A brand license deal grew a $50 million a year business into a $500 million a year business for Kraft and Starbucks. But problems with the business deal between the two companies threaten to cost billions and destroy a notable brand success. Talk about clouds in the coffee.
In 1998, Starbucks and Kraft struck a deal to expand the brand from the coffee shops into grocery store aisles. Pete Canalichio, a brand licensing expert at Licensing Brands, Inc., a leading consulting firm in the field, explained that the deal initially made sense. “You want a best-in-class relationship, and and that is certainly true of Kraft.” The deal put the nearly unparalleled power of Kraft’s sales force behind the brand, giving it reach into hundreds of thousands of grocery retailers. The Starbucks name gave Kraft a premium brand with an operating margin of over 20%. Each company could focus on its own area of expertise and benefit from the complimentary strengths of the other.
Brand License Issues
- Companies that license their brand risk losing control of it. Think of the proliferation of the Pierre Cardin brand and the cheapening of its image. Starbucks CEO Howard Schultz told analysts on November 4 that they wanted to end the Kraft relationship to regain control of the brand.
- Companies that license their brand need to spell out the specifics of “work product”—who owns what in the process of marketing a licensed brand. Kraft contends that they should be compensated at the fair market value of the business they built plus a premium of 35%. Starbucks hopes to walk away with the grocery store business clean.
- Quality control is another issue that frequently creates conflict. Starbucks is contending that Kraft has eroded “brand equity” because it didn’t involve Starbucks enough in marketing decisions and didn’t spend enough on advertising.
- How and when a license comes to an end is another common area of conflict. No deal is forever, however Kraft says the licensing deal with Starbucks has no definite end date. Starbucks says the deal expires in 2014, but that either party could end it early.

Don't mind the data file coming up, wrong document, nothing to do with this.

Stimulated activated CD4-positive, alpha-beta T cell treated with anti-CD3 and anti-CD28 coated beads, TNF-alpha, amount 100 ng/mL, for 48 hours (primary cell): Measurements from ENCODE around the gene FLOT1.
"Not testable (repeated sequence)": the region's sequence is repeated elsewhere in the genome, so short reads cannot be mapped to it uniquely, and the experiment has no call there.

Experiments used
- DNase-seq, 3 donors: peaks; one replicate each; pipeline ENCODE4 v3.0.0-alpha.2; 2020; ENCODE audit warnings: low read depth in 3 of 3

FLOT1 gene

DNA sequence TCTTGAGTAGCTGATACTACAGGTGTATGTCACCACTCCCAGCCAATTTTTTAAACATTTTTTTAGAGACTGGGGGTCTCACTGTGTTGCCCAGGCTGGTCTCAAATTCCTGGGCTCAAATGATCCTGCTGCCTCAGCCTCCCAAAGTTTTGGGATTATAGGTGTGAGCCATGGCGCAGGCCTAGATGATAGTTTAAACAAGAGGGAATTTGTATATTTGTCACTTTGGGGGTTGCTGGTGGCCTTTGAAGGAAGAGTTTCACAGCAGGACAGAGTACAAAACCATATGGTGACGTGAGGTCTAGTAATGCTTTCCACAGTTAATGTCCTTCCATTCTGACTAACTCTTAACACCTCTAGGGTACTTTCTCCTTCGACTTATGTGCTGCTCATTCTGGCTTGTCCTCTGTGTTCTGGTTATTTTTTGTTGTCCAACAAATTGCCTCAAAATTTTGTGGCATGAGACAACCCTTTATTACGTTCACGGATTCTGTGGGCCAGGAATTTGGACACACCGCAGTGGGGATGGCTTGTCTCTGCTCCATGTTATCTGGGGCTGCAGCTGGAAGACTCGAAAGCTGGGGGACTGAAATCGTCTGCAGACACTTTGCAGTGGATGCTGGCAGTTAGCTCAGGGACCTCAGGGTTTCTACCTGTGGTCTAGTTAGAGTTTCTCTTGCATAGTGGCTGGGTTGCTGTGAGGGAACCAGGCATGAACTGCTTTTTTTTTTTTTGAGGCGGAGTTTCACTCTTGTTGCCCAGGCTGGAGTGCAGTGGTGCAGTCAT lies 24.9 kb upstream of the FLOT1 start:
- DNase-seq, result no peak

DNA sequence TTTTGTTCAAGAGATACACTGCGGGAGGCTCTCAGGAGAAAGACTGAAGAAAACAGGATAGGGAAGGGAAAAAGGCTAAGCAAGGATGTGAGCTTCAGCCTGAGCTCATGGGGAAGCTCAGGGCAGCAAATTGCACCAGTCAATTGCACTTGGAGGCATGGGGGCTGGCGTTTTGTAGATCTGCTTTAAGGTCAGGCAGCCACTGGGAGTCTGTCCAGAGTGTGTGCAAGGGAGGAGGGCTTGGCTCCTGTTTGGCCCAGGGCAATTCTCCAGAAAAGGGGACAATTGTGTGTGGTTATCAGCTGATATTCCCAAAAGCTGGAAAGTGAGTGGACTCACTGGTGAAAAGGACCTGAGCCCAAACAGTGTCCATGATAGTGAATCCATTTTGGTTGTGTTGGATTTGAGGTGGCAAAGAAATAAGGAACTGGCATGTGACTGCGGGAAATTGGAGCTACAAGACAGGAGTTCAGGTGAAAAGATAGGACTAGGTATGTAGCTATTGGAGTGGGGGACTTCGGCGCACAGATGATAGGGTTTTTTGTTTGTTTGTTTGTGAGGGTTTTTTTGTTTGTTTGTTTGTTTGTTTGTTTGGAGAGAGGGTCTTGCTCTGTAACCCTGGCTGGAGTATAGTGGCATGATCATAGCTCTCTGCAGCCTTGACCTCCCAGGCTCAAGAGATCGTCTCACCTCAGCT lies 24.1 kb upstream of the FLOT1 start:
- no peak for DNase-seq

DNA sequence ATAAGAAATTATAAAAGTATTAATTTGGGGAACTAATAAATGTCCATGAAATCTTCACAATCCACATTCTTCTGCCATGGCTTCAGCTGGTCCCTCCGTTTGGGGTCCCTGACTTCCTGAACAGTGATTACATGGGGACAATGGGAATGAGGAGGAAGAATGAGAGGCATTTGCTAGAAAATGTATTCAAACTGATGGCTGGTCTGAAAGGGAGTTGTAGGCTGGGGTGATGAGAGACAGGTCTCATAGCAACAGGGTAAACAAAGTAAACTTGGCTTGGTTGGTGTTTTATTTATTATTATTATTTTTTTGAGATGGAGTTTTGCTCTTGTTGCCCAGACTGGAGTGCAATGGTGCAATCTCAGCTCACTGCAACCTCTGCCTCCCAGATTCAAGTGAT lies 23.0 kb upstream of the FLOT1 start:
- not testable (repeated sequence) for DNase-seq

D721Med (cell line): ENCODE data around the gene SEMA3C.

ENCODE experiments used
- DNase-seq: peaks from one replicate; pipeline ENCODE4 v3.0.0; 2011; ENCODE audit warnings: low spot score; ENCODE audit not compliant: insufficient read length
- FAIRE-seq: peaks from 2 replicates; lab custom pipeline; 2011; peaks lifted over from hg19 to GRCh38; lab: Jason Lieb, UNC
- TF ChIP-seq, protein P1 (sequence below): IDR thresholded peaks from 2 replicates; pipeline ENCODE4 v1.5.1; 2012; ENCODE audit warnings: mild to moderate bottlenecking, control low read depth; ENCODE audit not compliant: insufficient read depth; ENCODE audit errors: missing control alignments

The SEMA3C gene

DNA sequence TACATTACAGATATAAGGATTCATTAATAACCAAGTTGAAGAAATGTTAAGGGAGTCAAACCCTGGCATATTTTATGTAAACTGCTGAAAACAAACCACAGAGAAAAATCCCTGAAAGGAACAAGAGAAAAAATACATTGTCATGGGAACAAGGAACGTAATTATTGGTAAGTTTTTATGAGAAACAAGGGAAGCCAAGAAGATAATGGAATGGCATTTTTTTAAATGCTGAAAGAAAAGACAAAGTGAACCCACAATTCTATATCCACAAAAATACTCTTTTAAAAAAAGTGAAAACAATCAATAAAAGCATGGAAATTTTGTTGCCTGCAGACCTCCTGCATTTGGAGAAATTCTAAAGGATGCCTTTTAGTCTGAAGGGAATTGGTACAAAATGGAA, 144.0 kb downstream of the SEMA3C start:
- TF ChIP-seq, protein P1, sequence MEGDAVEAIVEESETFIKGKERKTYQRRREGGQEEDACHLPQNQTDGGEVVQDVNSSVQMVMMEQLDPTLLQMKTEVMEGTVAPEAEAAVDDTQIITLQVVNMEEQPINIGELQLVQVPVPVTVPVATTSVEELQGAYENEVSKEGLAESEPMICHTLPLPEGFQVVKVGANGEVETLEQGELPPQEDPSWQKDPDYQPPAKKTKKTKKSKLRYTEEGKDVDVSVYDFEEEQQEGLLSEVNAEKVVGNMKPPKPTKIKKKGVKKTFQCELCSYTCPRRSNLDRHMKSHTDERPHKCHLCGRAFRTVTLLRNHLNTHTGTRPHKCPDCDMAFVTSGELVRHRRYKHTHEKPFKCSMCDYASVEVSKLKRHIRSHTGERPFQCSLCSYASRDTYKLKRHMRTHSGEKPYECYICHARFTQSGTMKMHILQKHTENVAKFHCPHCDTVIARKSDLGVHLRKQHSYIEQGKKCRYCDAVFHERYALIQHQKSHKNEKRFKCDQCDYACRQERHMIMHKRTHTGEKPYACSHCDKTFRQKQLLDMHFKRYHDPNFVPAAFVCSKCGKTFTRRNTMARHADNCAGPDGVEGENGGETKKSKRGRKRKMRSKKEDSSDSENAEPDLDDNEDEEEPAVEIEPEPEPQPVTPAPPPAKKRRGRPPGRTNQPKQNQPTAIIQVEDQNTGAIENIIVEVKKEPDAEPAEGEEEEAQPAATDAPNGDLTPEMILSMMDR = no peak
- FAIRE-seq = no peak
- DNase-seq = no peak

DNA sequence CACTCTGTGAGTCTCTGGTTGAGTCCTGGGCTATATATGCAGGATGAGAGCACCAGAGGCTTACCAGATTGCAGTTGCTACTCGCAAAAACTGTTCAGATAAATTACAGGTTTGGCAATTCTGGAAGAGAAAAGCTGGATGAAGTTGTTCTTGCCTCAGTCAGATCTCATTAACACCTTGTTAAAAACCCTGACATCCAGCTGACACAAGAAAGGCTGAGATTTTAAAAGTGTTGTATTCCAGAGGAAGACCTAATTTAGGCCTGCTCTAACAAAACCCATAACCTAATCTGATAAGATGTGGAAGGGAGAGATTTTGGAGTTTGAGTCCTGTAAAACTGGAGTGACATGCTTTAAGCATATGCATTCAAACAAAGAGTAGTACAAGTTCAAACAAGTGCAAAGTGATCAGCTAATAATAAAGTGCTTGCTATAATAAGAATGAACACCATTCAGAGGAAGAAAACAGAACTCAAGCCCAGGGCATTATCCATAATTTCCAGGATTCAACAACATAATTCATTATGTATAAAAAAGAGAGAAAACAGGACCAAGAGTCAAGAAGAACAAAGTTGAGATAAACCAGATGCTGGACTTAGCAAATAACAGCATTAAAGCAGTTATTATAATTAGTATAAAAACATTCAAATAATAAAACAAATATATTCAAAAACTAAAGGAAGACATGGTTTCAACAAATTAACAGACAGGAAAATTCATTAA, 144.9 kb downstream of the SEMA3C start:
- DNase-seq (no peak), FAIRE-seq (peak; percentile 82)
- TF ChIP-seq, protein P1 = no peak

Licensing is a rapidly growing way to unlock maximum value from their brands, but when it goes wrong, everyone loses. Reuters quotes informed analysts pegging the compensation that Starbucks will end up paying Kraft at between $1 billion to $1.5 billion. While the matter is in arbitration, one can hardly imagine Kraft investing maximum effort in selling bags of coffee at the store level. When the relationship finally is severed, Starbucks plans to work with the small, unknown company Acosta to handle retail store selling. The brand will no doubt lose ground in the intensely competitive coffee aisle.
Pete from Licensing Brands adds, “The lesson here is to put structure in place. We advise people to treat the license arrangement with the same degree of scrutiny as you would an internal initiative. Set requirements, specific standards, and detailed procedures. It ultimately is your fault if you are caught off guard. You should have set the deal up right in the first place. In this case, everyone loses, even the consumer.”
UPDATE: The Street has an article suggesting other options for Kraft. In fact, whether Kraft wins in arbitration or not, they do hold all the cards. Starbucks will have to find a less capable partner to sell their brand. They will surely lose shelf space, market share and profits. Kraft, however, can license another premium coffee brand–perhaps a better one than Starbucks–and replace the revenue from the Starbucks license. There are lots of coffee brands, but Kraft knows few rivals in their ability to get products on hundreds of thousands of retail shelves.